Time-based “Blind Command Injection” Un-blinding

While blind command injection web vulnerabilities are incredibly useful, there’s no reason we shouldn’t make them un-blind. Chaining slow running commands to useful commands we can enumerate (or bruteforce) data – such as filenames, paths or strings… similar to what’s done in blind SQL Injection attacks: Blind_SQL_Injection#Time-based.

Consider the following chained commands:

ls -l a* && ping -c 10 127.0.0.1

If the folder the “ls -l a*” command is executed in contains one or more files starting with “a”, then the second command “ping -c 10 127.0.0.1” will also be run, causing an extra 10 second delay.

Assuming we’ve found a vulnerable web page (not returning the output from our command injection), such as vulnerable.php, we can create a script that loops through characters in a character set to build up commands such as the “ls” above… measuring the response times, and adding characters, we can effectively bruteforce filenames or other strings.

The beauty here is that we don’t need to bruteforce every possibly character combination as one would when bruteforcing a password – we just need to correctly determine the first letter, then second, third, etc. Making it completely viable (and rather quick) to get even a directory listing. I’ve created a Proof of Concept script that does just this, linked to below.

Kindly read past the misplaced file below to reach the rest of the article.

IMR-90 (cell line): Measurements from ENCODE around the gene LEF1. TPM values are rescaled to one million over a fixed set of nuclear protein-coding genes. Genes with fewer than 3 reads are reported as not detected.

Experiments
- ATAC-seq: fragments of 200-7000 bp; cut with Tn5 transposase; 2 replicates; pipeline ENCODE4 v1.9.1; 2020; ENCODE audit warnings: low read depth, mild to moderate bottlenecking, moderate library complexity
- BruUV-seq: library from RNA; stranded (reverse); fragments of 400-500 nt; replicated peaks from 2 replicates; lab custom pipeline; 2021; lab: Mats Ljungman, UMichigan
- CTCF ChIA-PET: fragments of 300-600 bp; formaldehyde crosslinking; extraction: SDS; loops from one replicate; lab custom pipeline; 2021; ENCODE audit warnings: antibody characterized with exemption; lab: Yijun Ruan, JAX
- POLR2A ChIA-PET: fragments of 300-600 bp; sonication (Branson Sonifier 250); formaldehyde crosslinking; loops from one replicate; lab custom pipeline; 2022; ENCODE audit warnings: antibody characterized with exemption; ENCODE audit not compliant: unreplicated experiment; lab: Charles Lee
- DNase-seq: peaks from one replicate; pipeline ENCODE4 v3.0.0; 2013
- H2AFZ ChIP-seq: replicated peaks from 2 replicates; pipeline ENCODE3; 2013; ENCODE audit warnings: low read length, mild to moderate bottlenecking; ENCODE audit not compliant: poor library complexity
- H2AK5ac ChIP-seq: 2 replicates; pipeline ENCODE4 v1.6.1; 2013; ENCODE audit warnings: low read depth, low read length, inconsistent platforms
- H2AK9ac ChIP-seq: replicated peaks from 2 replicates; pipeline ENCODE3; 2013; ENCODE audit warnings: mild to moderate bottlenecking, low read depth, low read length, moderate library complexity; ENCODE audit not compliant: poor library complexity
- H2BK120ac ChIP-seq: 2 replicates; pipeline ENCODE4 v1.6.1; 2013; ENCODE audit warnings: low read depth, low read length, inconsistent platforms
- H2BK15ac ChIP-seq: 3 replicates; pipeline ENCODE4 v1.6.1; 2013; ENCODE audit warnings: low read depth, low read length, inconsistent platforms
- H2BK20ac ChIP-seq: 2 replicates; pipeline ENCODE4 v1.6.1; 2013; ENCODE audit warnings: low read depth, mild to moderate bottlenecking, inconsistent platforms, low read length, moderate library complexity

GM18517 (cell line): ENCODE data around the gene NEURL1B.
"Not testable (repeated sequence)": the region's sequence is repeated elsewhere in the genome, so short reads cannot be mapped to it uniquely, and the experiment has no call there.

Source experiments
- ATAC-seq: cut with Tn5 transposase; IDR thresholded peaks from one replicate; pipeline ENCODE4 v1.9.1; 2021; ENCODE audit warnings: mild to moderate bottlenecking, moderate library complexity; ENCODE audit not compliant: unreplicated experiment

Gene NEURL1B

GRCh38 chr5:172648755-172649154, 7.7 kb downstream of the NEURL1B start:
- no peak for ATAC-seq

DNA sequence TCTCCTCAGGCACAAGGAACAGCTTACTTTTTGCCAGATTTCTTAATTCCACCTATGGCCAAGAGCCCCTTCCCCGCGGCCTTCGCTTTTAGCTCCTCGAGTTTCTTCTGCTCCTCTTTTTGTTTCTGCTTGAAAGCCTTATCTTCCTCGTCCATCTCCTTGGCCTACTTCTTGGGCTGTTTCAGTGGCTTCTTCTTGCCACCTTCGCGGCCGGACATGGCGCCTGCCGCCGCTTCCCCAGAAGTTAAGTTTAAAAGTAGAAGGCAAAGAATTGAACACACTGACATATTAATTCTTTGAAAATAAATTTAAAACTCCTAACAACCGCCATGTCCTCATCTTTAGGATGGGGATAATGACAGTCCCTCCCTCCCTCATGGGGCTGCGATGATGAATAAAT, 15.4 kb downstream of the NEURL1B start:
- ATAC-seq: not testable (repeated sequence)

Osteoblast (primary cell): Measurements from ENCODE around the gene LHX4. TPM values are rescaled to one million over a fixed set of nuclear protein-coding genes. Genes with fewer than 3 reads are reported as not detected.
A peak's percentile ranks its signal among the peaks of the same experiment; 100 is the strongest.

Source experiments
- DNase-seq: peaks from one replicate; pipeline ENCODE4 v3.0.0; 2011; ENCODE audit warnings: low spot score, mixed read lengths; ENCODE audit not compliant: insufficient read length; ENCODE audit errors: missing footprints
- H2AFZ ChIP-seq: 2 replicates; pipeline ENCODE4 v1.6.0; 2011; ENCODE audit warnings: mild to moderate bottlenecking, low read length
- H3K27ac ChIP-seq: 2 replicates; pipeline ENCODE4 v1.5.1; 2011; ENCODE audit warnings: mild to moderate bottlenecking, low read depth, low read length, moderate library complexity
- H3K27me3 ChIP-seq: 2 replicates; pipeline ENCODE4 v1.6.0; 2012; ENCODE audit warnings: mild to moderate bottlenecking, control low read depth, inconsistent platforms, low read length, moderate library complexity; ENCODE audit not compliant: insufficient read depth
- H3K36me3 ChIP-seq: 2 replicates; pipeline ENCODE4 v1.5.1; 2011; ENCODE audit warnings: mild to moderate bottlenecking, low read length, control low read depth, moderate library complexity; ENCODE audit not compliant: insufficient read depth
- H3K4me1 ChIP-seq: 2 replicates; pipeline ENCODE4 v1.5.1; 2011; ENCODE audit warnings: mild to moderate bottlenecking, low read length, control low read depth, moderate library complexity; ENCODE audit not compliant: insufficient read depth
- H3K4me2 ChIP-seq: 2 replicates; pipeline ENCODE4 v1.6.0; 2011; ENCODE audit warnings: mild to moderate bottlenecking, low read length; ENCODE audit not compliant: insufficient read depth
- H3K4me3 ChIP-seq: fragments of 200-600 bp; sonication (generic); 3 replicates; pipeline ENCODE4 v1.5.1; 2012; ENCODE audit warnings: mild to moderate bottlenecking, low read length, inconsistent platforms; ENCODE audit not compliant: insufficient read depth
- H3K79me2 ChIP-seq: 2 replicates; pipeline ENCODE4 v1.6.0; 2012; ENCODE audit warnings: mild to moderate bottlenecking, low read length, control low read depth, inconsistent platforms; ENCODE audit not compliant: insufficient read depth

Here’s a demo of a “ls -l” being enumerated, by inserting characters and then building up the string being searched for:

That’s it running at pretty much realtime over my network, outputting letters of filenames as it finds them. There is a known issue where a file with a partial filename of another file is left out (“encoders.py” vs “encoders.pyc”).

We can also use the same method to run other commands, such as extracting the result of “pwd” by piping it to grep and having it match lines starting with the string of characters:

 Or a line from “/etc/passwd” (passed in to a grep for “root” to get a single line)

Have a look at the Proof of Concept code at PoC.php – there are examples at the bottom of the file (including retrieving “whoami” not shown above).

It’s still quite rough and the current PHP code requires libcurl (and possibly PHP running inside Apache), but I have plans of re-writing it in to a standalone command line script, as well as porting it to Python and Ruby.

Keep an eye on the GitHub repo: https://github.com/hypn/time_based_blind_command_injection 🙂

Leave a Reply

Your email address will not be published. Required fields are marked *